Breaking Up and Regulating Google’s Ad Tech Business is Key to Fair Online Advertising Markets
Washington, D.C. – The American Economic Liberties released the following statement in support of new legislation introduced by Senators Mike Lee, Amy Klobuchar, Ted Cruz, and Richard Blumenthal to break up and regulate Google’s advertising technology business.
“The basic idea of this bill is simple: no one can serve two masters,” said Matt Stoller, Director of Research at the American Economic Liberties Project. “As the buyer, seller, broker, and exchange, Google maintains pervasive conflicts of interest in online advertising that it uses to manipulate markets. By breaking up Google’s third-party ad tech business and requiring advertising intermediaries to disclose the prices and quality of the advertising they are buying and selling, this bill will finally allow honest price discovery in markets for online advertising.”
“No one would accept Goldman Sachs running the New York Stock Exchange, representing buyers of stock, and sellers of stock at the same time, just as no one would accept a lawyer representing both sides in a trial. Neither should Congress let corporations run all sides of a transaction in online ad markets,” added Stoller.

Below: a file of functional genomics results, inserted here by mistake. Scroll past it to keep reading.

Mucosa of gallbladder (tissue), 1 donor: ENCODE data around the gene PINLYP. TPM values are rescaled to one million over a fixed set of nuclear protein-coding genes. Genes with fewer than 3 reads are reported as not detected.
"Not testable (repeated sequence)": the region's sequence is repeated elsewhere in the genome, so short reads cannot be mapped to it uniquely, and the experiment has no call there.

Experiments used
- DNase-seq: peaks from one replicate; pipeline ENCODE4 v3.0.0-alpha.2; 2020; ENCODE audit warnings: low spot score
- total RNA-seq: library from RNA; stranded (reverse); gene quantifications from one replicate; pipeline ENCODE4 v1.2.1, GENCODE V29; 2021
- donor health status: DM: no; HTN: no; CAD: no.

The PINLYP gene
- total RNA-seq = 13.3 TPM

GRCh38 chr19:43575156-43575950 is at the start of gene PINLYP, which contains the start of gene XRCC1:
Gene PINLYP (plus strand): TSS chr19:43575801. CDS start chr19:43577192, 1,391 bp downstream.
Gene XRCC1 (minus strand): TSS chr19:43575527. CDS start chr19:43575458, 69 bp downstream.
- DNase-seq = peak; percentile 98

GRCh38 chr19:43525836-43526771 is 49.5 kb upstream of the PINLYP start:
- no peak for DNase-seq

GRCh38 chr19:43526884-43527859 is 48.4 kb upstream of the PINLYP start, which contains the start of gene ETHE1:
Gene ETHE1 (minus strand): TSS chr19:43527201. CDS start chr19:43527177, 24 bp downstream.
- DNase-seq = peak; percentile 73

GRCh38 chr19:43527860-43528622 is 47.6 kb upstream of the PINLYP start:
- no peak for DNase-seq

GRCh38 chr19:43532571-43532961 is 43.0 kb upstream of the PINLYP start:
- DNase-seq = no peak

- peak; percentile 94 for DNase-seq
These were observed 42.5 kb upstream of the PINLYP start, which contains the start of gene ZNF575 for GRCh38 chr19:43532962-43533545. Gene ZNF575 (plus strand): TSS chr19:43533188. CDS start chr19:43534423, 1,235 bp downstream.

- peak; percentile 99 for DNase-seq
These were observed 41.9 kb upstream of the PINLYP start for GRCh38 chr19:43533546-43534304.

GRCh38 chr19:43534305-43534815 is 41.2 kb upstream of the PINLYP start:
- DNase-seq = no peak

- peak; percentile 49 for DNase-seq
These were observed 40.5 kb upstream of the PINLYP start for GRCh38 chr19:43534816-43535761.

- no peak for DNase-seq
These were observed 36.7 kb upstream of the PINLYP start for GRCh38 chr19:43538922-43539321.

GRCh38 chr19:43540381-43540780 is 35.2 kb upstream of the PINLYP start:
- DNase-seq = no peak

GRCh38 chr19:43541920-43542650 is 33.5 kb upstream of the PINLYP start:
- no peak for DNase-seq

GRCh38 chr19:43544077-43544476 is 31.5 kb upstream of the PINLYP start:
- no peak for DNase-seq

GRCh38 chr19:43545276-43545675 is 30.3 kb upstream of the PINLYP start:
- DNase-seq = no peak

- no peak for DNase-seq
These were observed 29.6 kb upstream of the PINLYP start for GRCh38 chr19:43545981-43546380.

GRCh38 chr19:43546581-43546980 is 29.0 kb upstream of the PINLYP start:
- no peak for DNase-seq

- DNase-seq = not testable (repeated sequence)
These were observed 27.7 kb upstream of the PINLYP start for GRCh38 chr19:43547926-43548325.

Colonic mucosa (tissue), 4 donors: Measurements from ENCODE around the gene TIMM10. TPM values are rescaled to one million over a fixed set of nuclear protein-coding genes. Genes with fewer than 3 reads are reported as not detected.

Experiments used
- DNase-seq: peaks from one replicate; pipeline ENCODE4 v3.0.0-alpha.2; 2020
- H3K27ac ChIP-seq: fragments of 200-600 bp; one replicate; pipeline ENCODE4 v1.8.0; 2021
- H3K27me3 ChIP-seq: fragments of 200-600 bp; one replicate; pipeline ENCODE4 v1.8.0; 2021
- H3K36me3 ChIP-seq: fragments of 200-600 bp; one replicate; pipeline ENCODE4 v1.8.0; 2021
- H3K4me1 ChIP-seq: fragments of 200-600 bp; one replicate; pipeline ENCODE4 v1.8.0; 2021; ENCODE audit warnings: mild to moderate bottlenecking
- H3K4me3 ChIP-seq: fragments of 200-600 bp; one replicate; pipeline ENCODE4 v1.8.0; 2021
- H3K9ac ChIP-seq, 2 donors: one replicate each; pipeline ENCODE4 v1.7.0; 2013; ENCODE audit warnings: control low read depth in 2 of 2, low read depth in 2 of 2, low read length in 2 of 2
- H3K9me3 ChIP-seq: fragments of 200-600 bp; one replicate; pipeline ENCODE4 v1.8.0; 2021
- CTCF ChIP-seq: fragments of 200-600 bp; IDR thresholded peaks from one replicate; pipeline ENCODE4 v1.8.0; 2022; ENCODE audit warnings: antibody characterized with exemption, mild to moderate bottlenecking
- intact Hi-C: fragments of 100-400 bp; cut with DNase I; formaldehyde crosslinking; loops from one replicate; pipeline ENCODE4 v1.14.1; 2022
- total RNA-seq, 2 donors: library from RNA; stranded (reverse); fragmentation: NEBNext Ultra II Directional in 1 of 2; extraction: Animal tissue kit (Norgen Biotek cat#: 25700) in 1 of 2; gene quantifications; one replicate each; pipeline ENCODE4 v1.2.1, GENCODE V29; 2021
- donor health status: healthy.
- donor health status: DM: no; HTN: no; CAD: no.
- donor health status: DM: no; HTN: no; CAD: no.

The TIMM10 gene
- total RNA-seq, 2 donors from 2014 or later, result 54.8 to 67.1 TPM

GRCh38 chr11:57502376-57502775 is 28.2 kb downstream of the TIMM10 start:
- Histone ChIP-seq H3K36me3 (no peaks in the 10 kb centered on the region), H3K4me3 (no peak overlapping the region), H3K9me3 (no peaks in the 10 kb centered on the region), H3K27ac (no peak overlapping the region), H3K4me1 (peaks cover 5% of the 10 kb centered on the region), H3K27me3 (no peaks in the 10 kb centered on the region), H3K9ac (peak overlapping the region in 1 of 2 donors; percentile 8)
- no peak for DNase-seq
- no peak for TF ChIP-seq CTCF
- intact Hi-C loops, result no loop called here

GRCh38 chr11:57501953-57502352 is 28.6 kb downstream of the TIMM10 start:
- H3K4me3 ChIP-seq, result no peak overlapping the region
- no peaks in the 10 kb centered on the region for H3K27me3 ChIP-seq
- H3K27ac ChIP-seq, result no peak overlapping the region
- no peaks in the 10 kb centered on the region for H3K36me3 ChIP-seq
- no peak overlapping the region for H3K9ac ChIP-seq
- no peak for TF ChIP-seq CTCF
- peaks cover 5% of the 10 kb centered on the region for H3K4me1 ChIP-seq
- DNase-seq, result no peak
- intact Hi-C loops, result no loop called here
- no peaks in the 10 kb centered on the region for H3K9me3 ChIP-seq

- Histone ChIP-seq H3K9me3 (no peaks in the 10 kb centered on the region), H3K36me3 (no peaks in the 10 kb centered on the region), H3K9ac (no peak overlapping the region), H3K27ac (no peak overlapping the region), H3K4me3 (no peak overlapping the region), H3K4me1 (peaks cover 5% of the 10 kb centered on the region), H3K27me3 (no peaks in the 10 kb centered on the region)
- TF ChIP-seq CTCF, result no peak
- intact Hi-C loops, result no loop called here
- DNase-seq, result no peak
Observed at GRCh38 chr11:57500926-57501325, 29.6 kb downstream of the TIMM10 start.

To learn more about Google’s monopolization of online advertising markets, read “Addressing Facebook and Google’s Harms Through a Regulated Competition Approach.”
The American Economic Liberties Project works to ensure America’s system of commerce is structured to advance, rather than undermine, economic liberty, fair commerce, and a secure, inclusive democracy. Economic Liberties believes true economic liberty means entrepreneurs and businesses large and small succeed on the merits of their ideas and hard work; commerce empowers consumers, workers, farmers, and engineers instead of subjecting them to discrimination and abuse from financiers and monopolists; foreign trade arrangements support domestic security and democracy; and wealth is broadly distributed to support equitable political power.